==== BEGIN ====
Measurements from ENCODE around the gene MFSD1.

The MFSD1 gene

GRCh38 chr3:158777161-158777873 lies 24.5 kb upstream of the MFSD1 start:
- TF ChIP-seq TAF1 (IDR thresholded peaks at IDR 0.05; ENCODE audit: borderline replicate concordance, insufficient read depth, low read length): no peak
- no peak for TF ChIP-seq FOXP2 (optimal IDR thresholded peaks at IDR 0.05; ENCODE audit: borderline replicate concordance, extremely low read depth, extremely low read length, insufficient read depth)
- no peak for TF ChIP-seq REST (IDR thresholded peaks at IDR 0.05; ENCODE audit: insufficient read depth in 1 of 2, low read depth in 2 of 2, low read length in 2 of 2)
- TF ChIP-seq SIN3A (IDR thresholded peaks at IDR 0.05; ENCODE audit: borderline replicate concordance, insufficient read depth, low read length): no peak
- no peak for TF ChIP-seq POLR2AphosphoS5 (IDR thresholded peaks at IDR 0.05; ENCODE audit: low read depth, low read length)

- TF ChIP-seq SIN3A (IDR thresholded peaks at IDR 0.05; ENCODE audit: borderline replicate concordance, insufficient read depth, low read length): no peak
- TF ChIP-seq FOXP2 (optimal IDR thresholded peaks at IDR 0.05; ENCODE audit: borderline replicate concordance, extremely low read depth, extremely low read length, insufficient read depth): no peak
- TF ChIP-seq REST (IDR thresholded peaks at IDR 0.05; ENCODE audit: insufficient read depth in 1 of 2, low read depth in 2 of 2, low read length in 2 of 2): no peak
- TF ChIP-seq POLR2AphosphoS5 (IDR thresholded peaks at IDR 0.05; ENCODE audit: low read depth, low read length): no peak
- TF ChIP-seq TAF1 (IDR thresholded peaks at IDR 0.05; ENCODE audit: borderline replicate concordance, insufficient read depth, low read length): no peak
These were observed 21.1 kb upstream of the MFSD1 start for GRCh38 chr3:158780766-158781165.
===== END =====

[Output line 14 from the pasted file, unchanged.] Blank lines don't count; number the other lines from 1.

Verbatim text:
These were observed 21.1 kb upstream of the MFSD1 start for GRCh38 chr3:158780766-158781165.